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Faithful Intepretation: Reading the Bible in a Postmodern World

A. K. M. Adam

Posted Sunday, November 11, 2007 by Charlie Trimm
Categories: Culture and TheologyHermeneutics  

How does a postmodern read the Bible? A. K. M. Adam has given us a very helpful view for how a postmodern can read the Bible and use it in their life. The largest step which Adam makes (in my opinion) is that he moves away from determinate meaning and away from an overarching universal criterion for interpretation. But he does not thereby move to  complete relativism, since he says that some interpretations are only possible while others probable. The way that he draws this line is to bring in local criteria. For example, if he gave a bizarre interpretation of a particular text, then those around him would censure him in various ways, either directly or through ignoring him. Hence, this will define what can be a possible or a probable interpretation. But even with a bizarre interpretation he says that there would be some who would probably accept it, and then presumably it would be a valid view among that local group. He says that we should welcome a variety of interpretations because it reflects the diversity of creation: we should not try to stifle interpretations that are different than ours, because that just is a blatant power play, but we should glory in these various interpretations. Quoting Stephen Fowl, he says that texts do not have ideologies, but we bring our ideologies to the text. Hence, Matthew is not anti-Semitic for Adam because it cannot be anything. He does not like the imitation idea from Jesus and Paul, especially Paul, because he sees the command to imitate him as another power play. In its place he proposes the idea of repitition, where we repeat what others have done, but adjusted to our own context. Somewhat predictably, he ends the book with a strong defense of homosexuality in the church.

While the book is a fascinating and easy read, there are several unanswered questions for me. The first I will call the "stop sign" problem. Adam discusses the stop sign several times in the book. He notes that drivers stop at an octagonal red sign only because of a local concept: because in this culture that kind of sign signifies that one needs to stop. But if the sign was different and written in Chinese, then the American would not be held culpable for not understanding the sign. But then Adam adds that they would be held culpable for denying the  underlying command exists. This seems to go against Adam's whole thesis: the red stop sign might need to be translated, but the idea behind it is absolute for all. So why can't there be an ultimate meaning for a biblical text? The closest that Adam gets to explaining this is that the Bible is a literary text and different from a stop sign, which is more simple. But I think that there is more of a parallel between these two types than Adam grants. He could state that the stop sign is a single incident, which is different than the complex literature which we find in the Bible. But there is no text without a context: there is no abstract stop sign without contextual clues.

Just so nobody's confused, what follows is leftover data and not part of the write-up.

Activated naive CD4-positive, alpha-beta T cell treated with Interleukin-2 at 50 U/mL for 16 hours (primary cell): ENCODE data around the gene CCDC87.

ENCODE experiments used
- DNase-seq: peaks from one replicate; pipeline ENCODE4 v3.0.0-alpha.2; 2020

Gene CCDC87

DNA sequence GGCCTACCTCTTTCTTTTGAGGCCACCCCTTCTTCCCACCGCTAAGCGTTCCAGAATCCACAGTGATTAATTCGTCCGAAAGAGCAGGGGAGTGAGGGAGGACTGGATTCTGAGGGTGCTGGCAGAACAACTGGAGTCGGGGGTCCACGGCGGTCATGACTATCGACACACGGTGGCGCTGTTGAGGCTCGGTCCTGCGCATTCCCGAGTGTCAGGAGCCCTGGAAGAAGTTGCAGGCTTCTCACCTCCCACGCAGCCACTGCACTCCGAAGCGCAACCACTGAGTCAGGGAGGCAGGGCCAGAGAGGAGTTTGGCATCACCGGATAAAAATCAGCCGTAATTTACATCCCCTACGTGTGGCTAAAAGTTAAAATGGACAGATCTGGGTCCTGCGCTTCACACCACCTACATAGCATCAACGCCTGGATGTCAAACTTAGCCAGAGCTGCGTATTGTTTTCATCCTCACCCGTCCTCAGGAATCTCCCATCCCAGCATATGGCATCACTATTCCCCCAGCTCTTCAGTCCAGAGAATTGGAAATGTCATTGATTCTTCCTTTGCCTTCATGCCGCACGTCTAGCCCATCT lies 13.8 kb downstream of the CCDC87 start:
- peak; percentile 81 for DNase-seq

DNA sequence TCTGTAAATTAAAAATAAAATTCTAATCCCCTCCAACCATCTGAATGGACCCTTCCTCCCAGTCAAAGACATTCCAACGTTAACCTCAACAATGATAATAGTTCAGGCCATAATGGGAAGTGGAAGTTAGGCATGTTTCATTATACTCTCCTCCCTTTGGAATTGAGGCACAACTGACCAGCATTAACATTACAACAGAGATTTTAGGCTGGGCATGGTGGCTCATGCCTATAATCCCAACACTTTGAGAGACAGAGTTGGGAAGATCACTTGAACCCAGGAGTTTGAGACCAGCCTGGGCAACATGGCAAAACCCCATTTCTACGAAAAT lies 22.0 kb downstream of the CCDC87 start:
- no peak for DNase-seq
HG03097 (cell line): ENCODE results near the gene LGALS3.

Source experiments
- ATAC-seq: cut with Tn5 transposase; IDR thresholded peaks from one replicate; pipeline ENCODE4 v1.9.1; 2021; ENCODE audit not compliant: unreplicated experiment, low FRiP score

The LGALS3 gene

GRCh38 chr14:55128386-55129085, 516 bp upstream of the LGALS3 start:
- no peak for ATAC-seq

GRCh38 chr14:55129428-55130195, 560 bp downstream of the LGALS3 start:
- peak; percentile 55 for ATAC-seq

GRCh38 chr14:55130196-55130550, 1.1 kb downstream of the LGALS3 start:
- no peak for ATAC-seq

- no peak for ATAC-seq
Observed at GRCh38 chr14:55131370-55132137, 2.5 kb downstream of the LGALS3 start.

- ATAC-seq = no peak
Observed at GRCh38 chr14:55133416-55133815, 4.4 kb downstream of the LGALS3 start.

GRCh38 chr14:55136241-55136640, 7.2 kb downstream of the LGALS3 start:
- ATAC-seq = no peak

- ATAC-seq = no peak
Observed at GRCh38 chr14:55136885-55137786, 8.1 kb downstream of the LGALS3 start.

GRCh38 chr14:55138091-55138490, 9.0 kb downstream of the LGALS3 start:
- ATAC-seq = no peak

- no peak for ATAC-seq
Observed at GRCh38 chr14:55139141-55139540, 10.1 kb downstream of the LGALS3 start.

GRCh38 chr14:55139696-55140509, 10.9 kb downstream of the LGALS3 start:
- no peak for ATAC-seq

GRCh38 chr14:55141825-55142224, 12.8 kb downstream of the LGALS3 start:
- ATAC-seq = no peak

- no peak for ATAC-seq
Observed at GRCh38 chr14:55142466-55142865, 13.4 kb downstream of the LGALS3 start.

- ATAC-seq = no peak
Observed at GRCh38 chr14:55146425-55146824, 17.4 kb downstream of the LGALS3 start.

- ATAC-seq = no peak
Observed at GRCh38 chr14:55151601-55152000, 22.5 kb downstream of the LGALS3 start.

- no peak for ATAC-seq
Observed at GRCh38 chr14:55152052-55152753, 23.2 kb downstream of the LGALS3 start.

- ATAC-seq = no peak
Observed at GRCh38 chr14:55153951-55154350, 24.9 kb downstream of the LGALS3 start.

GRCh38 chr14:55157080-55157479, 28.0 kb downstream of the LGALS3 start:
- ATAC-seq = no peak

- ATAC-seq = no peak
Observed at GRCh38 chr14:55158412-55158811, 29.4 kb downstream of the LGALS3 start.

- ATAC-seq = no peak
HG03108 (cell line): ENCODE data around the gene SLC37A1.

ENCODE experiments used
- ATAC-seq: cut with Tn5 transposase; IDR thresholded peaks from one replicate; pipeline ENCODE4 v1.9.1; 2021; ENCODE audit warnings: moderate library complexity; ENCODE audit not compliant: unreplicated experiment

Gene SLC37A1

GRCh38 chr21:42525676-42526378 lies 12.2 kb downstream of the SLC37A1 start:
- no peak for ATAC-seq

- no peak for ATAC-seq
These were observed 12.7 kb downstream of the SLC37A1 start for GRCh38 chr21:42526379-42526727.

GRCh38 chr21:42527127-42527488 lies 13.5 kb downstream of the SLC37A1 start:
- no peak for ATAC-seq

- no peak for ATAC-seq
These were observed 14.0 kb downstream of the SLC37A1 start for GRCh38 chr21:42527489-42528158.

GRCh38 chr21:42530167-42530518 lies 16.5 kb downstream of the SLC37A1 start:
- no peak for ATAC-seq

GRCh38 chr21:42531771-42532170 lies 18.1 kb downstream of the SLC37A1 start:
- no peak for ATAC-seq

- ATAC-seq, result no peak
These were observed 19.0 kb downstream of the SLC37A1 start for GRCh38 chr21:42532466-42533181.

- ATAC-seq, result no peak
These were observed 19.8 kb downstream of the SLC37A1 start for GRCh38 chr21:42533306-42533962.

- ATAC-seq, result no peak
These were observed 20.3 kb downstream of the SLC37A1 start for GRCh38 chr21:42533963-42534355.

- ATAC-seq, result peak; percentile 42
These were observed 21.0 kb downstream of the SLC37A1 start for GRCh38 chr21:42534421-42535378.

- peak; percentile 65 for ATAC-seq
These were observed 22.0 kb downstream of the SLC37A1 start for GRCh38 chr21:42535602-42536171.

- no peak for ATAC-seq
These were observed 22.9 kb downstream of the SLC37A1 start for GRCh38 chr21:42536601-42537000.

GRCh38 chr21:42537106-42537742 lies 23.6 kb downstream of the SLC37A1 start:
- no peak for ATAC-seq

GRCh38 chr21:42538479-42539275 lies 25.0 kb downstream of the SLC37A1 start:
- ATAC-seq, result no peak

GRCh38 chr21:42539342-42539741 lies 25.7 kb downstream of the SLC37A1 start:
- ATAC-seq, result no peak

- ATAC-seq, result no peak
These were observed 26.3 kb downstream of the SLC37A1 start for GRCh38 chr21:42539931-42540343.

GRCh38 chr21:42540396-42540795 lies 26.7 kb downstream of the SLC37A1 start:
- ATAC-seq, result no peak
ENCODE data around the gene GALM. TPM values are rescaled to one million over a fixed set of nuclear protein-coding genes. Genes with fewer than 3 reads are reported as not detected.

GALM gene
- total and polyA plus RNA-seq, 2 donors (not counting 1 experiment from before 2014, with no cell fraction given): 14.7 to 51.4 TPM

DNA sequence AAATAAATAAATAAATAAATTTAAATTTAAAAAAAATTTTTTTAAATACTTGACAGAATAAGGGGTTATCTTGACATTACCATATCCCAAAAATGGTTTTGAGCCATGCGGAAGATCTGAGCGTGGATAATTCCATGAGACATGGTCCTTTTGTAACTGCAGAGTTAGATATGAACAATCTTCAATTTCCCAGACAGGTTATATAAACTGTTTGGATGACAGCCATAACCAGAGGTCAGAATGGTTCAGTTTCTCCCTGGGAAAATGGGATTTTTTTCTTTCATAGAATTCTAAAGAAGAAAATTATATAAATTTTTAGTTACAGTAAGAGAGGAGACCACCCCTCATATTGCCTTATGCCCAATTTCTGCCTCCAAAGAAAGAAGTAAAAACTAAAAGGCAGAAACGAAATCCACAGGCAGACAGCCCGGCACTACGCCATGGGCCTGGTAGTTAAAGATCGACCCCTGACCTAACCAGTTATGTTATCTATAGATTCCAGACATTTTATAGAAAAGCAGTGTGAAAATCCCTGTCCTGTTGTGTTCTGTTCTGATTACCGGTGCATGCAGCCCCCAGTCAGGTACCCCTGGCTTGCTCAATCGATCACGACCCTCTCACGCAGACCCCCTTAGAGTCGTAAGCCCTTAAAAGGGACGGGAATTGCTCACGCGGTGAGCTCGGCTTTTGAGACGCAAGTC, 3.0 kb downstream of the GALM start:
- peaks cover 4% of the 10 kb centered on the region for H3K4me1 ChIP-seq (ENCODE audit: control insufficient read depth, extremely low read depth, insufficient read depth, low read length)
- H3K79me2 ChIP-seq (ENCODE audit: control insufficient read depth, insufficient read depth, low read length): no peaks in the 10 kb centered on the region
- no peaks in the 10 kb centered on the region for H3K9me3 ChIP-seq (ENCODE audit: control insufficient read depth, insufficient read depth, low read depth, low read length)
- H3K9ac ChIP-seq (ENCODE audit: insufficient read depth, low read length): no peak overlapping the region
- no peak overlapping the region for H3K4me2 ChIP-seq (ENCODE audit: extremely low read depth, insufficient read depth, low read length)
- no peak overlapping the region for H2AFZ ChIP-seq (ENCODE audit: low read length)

The other problem is what I call the "Nazi problem". The Nazi's are the whipping boy of ethical discussions, but they do provide a nice example because virtually everyone says they acted in a wrong manner. The problem is what happens when the local criteria are wrong, as in the Third Reich. An interpreter could present a strongly anti-Semitic viewpoint and be encouraged by his community and pass the local criteria. How does the local criteria function work when it is broken? Adam never addresses this issue in the book, and I think that this problem is the Achilles heel of any pure community or local model. One possible way around it is to say that the interpreter should have moved away from purely German criteria and brought in more criteria from other countries. But this moves us ever closer to universal criteria, which is exactly what Adam tries to avoid.  When he talks about his bizarre interpretation, he says that it would be accepted by some, so presumably the interpretation is valid as long as some accept it, so it cannot be rejected simply because it does not conform to a larger circle than the local circle. Presumably Adam would also respond to this charge with a call to ethics: the Nazi reading is not an ethical reading. But this simply creates another problem: What is an ethical reading? The Nazis certainly thought that they were being ethical, and if we say that they were wrong then we are simply executing a power play, in postmodern terms. I simply do not see any way that an indeterminate view of meaning can handle the Nazi problem.

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